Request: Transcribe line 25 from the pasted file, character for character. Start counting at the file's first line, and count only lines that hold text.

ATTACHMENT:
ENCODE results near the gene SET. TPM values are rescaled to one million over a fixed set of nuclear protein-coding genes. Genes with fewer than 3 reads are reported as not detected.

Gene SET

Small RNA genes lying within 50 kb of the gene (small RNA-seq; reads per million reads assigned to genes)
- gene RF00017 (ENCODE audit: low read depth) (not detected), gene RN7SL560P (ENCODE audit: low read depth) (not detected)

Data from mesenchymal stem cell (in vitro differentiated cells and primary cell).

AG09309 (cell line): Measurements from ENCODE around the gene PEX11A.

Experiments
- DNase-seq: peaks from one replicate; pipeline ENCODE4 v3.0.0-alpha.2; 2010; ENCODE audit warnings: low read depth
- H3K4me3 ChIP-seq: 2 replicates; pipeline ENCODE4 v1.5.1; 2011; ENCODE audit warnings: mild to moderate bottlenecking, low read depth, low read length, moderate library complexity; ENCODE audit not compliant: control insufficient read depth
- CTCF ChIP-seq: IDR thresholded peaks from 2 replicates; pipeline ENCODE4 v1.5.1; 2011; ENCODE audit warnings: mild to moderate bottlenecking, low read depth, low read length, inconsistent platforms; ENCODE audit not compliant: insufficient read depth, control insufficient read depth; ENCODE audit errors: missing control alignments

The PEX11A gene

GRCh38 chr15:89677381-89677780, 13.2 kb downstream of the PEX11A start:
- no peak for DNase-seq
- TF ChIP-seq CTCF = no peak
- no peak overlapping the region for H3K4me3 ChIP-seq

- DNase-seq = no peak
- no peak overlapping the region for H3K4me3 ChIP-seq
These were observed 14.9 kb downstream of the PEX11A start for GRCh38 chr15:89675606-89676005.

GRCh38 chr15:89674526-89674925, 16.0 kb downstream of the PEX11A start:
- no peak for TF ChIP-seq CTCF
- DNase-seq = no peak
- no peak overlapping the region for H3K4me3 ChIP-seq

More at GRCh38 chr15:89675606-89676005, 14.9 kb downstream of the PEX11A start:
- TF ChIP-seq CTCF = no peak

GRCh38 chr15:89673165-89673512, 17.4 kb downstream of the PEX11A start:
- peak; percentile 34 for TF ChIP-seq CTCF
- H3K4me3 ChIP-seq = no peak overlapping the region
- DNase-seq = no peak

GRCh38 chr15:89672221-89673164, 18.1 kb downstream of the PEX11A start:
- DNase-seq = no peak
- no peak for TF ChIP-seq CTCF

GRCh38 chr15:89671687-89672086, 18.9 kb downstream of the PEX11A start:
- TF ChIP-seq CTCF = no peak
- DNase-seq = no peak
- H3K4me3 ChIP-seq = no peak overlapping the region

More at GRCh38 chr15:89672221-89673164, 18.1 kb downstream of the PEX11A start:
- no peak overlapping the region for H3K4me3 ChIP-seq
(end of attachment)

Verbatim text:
GRCh38 chr15:89673165-89673512, 17.4 kb downstream of the PEX11A start: